The Roll of Honour - where is the offence?

Published on Wednesday 9th October, 2013 by Celtic Trust

As the Police Service of Scotland conduct 7am raids on the homes of young men who may, or may not, have sung a song at a football match some weeks ago, the Celtic Trust publishes the words of the song and asks, where does this song offer anyone any offence?  It represents a record of a particular period in the history of the relationship between Britain and Ireland (more than three decades ago); it honours the memory of those young men who fought for the cause of a united Ireland (you don't have to agree with that to note their bravery) and it represents a continuing aspiration to an Ireland free from British rule and that is about it.  It does not use sectarian language, it doesn't insult anyone (except a state/system) and it does not call on anyone to use violence nor does it glorify violence.  In the ultimate irony the Scottish Government, through it's national police force, seeks to criminalise those who honour men who died to oppose criminalisation. 

In very few conflicts is it ever wise or even correct to assume that one side was completely good and the other completely bad.  The thing about democracy is you cannot say you are offended by someone having a different interpretation of history or politics and expect the state to protect you from that offence, whether in a football ground or anywhere else.  We do not call on anyone to sing this or any other song but we do say that it does not offer offence (except where people choose to be offended by the rights of others to hold their own views) and it should not be criminalised.  The Offensive Behaviour Act is anti-democratic and it needs to go.

Anyway, here are the words, so you decide:


Read the roll of honour for Ireland's bravest men

We must be united in memory of the ten,

England you're a monster, don't think that you have won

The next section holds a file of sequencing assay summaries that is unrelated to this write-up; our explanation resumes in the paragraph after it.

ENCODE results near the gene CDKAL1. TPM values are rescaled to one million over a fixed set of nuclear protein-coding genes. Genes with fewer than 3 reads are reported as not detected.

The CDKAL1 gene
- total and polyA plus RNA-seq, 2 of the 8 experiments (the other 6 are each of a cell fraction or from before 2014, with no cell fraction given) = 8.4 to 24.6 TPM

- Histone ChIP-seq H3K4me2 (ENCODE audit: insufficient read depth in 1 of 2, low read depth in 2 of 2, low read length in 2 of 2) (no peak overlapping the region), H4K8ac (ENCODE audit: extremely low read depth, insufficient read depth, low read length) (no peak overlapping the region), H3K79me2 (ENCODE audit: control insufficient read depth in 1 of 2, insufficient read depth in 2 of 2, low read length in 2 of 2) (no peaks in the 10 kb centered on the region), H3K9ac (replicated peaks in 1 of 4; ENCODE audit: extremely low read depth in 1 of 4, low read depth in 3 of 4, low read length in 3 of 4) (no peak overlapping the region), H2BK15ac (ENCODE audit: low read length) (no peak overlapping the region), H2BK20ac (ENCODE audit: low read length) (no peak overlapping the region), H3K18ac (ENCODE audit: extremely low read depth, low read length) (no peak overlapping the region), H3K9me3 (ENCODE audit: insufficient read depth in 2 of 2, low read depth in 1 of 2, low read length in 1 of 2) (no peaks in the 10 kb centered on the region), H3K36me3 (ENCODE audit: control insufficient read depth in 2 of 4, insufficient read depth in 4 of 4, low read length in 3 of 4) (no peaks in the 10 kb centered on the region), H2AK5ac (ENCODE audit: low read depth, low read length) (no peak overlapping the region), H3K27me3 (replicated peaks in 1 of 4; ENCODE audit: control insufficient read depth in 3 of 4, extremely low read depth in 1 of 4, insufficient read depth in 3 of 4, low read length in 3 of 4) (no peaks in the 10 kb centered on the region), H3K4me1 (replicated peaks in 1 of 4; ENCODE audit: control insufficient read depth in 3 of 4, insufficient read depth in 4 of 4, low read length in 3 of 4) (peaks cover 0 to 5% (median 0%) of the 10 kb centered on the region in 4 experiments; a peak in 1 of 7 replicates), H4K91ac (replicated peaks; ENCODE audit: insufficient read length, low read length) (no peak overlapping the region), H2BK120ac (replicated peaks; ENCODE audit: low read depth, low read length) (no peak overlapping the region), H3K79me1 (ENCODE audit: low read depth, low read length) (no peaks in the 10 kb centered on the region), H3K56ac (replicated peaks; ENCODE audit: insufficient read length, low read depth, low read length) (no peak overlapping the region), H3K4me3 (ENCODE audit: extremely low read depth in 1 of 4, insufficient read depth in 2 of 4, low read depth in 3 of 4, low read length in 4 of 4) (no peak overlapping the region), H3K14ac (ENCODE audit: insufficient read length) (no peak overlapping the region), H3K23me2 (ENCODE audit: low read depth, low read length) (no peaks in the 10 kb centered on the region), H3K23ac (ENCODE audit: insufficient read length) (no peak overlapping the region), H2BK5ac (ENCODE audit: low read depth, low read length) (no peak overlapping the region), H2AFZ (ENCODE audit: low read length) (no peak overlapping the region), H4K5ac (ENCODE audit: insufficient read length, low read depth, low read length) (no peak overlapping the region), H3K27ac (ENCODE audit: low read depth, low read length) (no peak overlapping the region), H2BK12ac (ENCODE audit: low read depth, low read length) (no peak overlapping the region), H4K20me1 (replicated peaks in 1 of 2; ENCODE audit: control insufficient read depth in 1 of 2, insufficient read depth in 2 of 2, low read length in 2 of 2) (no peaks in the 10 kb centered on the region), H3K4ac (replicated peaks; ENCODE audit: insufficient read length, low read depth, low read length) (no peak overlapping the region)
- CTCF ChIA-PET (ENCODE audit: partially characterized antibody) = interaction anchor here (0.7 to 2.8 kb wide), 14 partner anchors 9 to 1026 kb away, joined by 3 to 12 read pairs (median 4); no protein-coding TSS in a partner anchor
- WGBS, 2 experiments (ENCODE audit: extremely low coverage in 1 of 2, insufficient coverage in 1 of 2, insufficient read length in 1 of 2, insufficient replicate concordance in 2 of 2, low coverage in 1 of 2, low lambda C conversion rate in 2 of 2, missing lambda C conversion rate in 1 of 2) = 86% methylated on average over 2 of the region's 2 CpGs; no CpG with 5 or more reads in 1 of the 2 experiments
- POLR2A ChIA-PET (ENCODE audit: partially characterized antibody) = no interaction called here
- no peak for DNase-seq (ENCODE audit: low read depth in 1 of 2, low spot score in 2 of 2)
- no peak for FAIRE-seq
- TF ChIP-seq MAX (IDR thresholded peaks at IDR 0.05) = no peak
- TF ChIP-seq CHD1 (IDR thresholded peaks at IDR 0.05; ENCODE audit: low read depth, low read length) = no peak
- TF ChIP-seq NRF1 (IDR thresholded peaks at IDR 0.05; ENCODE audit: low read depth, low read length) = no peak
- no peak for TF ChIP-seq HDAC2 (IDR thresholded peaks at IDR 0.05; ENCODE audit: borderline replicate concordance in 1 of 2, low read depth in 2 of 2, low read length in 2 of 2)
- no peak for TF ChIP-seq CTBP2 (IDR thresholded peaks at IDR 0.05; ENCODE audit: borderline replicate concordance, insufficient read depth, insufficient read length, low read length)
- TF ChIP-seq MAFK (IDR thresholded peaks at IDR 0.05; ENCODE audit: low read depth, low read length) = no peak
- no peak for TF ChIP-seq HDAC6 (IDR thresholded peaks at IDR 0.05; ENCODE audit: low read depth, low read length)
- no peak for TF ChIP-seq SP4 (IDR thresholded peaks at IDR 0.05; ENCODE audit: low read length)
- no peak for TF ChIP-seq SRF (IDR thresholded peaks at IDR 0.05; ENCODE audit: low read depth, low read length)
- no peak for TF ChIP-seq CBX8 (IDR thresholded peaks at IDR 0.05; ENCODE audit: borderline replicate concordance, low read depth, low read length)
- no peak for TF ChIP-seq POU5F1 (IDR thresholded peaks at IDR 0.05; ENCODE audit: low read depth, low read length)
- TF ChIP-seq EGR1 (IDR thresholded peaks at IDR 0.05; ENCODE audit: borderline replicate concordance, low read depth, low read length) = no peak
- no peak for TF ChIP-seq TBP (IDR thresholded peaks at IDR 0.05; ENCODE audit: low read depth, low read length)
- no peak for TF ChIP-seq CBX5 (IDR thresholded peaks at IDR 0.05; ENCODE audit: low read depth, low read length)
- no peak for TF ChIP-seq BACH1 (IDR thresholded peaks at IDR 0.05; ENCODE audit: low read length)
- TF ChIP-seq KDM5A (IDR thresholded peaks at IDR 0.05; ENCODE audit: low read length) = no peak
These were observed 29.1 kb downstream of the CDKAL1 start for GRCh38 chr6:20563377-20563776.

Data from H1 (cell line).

We will never be defeated while Ireland has such sons.

In those dreary H-Block cages ten brave young Irishmen lay

Hungering for justice as their young lives ebbed away,

For their rights as Irish soldiers and to free their native land

They stood beside their leader - the gallant Bobby Sands.


Now they mourn Hughes in Bellaghy, Ray McCreesh in Armagh's hills

In those narrow streets of Derry they miss O'Hara still,

They so proudly gave their young lives to break Britannia's hold

Their names will be remembered as history unfolds.


Through the war torn streets of Ulster the black flags did sadly sway

To salute ten Irish martyrs the bravest of the brave,

Joe McDonnell, Martin Hurson, Kevin Lynch, Kieran Doherty

They gave their lives for freedom with Thomas McElwee.


Michael Devine from Derry you were the last to die

With your nine brave companions with the martyred dead you lie

Your souls cry out "Remember, our deaths were not in vain.

Fight on and make our homeland a nation once again !"


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1 comment
nzbhoy says:
2013-10-10 20:21:11

Could not agree more, this has nothing to do with democracy, its nothing to do with sectarianism, its a attempt to quieten the Irish Republican voice in Scotland, dressed up in this "The Offensive Behaviour Act" a clever piece of legislation to do the dirty work and look legit.


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